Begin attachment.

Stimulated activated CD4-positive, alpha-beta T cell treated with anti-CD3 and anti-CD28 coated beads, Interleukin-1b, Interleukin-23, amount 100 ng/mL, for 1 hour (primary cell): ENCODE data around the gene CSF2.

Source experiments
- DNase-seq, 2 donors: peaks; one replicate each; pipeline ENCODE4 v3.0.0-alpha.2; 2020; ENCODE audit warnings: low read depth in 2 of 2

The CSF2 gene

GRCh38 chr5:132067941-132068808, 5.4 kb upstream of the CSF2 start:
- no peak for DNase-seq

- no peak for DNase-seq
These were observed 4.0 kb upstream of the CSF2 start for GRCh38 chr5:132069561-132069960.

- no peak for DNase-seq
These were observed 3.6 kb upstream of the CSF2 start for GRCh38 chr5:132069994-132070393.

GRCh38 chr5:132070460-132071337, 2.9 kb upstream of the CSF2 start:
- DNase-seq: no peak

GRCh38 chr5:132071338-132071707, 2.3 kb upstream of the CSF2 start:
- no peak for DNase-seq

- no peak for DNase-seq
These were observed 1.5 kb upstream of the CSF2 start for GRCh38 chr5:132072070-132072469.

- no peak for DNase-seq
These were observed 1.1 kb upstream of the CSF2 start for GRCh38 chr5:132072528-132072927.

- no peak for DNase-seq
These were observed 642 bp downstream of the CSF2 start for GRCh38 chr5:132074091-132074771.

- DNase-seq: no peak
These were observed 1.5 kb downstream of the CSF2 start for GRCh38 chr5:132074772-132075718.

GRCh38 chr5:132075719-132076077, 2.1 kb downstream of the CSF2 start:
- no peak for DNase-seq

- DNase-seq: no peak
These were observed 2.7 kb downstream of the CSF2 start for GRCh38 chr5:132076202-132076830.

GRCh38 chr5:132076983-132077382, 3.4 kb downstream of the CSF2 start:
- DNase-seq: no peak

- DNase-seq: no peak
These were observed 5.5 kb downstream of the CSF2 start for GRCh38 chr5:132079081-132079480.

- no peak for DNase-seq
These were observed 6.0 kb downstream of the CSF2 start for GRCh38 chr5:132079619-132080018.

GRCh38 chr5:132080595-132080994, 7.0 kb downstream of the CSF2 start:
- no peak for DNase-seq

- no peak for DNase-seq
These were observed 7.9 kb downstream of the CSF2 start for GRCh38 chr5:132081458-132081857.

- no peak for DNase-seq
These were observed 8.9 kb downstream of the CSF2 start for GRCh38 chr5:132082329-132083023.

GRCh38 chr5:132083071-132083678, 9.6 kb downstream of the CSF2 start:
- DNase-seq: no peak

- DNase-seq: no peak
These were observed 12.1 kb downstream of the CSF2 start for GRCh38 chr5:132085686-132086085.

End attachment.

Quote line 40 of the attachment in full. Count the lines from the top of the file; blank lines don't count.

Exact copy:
- DNase-seq: no peak